Protect Yourself Against Financial Scams Ireland

As if all of us and in particular the Health Service Executive (HSE) didn’t have enough to deal with as a result of the covid pandemic, the HSE suffered a very significant security breach in May this year, which took down most of their IT systems and exposed much of their data to prying eyes. The effects of the breach are still being felt months later, both in terms of their system capability and also the impact that it had on patient appointments and other outcomes.

It got us thinking about the risks that all of us face every day, with unfortunately many criminals trying to trick us out of our money. So we thought it useful to give you a few pointers on how you can stay safe and ensure no-one gets ill-gotten gains at your expense.

Practice safe habits with your wallet

For starters, there are a few things you can do to keep yourself safe. Of course we all know the dangers of walking around with a debit / credit card in our wallets, with the PIN number written down on a piece of paper too, in case we forget the number. If someone with bad intentions gets their hands on your wallet, they’re off and running with your money. You also need to ensure you have privacy when at an ATM machine and that no-one is looking over your shoulder as you punch in your PIN number. Then all they need to do is trick your card away from you.

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 … and with your phone and devices

When it comes to phones, we always encourage people to be very careful when answering phone calls where there is no caller ID. The safest route is to let it go to voicemail and then take your time to ensure the veracity of the call, before calling back. At least be very sceptical of any unusual requests on these calls. Unfortunately this is not enough on its own as criminals have got far more sophisticated, and now are using recognisable number formats. To keep yourself safe, if you don’t actually know and trust the person on the phone, be alert and very cautious.

Of course just hang up on the recorded messages supposedly from Revenue / Department of Social Protection informing you that you owe them money, or they owe you money. Trusted organisations will never contact you in this way and will never seek private data such as complete PIN numbers and passwords over the phone.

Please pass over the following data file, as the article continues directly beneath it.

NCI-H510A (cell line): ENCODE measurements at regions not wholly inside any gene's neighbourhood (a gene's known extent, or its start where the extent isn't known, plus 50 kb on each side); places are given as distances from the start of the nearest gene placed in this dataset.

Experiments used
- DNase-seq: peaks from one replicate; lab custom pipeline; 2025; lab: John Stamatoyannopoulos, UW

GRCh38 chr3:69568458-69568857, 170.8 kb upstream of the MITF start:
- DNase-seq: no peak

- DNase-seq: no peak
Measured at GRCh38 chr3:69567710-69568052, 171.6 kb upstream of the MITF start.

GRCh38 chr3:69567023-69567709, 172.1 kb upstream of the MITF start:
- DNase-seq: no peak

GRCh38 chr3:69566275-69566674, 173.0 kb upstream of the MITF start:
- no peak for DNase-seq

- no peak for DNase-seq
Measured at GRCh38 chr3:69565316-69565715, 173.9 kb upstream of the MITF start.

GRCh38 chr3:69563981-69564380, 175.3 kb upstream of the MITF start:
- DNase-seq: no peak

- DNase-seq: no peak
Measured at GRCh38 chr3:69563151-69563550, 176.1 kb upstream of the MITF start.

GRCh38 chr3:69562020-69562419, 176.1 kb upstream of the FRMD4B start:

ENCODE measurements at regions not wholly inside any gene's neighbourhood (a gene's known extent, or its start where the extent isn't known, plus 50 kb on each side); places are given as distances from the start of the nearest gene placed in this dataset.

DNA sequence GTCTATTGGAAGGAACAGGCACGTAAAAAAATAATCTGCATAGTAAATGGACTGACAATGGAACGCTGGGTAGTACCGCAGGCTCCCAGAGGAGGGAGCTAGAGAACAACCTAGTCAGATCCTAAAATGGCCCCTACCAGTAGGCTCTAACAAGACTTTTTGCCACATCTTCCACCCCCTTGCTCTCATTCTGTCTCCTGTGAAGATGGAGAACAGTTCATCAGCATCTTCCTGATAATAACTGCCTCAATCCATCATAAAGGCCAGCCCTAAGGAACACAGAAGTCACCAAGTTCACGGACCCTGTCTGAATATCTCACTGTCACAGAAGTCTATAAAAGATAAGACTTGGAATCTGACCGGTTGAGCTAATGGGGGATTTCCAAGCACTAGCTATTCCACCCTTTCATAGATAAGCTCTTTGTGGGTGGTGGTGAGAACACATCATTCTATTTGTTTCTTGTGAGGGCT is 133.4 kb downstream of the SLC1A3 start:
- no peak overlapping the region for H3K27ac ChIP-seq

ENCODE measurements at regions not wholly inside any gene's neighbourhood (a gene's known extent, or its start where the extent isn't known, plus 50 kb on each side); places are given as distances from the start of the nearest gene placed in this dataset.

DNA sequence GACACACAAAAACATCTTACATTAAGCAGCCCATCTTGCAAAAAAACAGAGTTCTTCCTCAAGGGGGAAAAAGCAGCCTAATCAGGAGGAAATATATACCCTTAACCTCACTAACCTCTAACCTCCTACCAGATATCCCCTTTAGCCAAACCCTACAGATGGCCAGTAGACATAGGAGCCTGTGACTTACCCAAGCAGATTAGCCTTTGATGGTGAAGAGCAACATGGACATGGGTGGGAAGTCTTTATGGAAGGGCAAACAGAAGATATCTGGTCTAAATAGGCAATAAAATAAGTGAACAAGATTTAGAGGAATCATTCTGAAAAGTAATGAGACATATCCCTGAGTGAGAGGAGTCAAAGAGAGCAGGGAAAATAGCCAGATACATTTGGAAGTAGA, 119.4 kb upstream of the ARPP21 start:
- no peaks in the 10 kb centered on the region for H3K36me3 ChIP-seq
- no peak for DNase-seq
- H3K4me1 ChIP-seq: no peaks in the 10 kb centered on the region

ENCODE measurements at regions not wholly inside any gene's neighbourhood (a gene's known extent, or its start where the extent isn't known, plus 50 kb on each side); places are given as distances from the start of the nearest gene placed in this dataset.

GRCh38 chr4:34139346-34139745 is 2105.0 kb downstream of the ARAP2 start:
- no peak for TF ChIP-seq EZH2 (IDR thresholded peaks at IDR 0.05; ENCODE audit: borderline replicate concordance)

In relation to text messages and emails, if you don’t know the sender personally, don’t click any links and don’t open attachments. Ever. A quick phone call to the person or organisation (using a phone number you independently sourced) will validate the link or attachment. These links can give criminals visibility of your personal information and eventually access to your files… and potentially your bank account.

 

Be aware of emotional cons

These come in many guises. The offer of an investment opportunity with enormous returns – when it looks too good to be true, it usually is. Beware the sad story from someone you’ve just met who just needs a temporary loan to get their life back on track, or the person who showers you with romantic interest that turns into a short-term financial need. Their interest most often is solely in your bank account. And beware of unusual requests that could compromise you later, as these may be an attempt to extort money by blackmail.

We’re not saying that you should turn into an unemotional being! Just be wary with people you don’t know, if the conversation comes around to discussing money.

Of course through our advice, we seek to help you grow your wealth through wise and prudent investing. As you do this, maintain good awareness to keep yourself financially safe.

Advice First | Letterkenny | Donegal